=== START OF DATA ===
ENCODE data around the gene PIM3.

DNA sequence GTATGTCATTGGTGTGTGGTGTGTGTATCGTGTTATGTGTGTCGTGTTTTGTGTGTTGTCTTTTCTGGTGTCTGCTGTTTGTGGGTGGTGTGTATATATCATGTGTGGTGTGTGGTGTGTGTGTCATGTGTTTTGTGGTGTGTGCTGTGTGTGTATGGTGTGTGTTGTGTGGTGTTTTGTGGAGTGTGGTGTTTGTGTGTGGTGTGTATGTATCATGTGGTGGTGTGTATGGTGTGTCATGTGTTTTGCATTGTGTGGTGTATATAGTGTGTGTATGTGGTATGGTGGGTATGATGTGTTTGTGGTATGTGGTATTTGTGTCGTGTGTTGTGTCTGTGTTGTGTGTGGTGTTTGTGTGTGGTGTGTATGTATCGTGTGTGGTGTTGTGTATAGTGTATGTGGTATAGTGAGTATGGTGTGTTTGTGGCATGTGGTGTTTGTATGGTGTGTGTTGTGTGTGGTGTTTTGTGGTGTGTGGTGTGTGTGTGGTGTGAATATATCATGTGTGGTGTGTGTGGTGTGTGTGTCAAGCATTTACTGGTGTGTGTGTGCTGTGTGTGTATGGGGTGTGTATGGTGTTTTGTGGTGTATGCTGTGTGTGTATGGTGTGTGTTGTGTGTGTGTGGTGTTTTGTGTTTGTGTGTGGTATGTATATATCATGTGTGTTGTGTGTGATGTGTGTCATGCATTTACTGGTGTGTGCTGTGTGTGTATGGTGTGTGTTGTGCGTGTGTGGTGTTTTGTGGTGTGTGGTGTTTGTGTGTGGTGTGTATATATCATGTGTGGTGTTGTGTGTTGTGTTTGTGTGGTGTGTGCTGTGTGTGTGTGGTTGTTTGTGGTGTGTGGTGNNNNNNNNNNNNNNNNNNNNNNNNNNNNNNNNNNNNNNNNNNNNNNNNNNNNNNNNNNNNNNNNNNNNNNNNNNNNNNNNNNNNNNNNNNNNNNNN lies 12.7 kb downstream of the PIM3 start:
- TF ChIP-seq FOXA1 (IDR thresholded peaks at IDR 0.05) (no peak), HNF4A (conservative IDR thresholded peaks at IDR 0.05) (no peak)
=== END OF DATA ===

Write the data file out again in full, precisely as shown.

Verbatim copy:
ENCODE data around the gene PIM3.

DNA sequence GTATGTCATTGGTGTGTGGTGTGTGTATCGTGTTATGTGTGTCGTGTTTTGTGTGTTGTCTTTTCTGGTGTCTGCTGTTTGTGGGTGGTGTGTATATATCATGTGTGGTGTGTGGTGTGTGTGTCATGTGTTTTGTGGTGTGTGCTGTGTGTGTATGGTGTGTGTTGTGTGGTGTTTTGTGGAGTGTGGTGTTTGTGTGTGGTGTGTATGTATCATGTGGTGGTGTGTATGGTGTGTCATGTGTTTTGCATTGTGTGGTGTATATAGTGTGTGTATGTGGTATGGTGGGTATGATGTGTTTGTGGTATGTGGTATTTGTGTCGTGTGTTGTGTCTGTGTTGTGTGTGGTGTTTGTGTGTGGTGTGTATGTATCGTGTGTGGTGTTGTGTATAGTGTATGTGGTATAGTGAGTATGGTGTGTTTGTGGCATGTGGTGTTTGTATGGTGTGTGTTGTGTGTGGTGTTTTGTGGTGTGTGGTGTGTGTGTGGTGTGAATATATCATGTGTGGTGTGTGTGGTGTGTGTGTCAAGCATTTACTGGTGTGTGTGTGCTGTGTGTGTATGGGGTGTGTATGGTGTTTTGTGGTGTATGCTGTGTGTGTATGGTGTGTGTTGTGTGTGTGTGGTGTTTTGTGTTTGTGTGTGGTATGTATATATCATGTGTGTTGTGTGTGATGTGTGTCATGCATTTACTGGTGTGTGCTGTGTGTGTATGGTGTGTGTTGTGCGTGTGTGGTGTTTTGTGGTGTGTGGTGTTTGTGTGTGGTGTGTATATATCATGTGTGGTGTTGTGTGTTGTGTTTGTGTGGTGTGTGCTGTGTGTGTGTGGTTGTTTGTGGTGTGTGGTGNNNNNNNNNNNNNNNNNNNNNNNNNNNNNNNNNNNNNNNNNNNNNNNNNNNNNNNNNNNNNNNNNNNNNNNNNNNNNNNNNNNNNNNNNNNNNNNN lies 12.7 kb downstream of the PIM3 start:
- TF ChIP-seq FOXA1 (IDR thresholded peaks at IDR 0.05) (no peak), HNF4A (conservative IDR thresholded peaks at IDR 0.05) (no peak)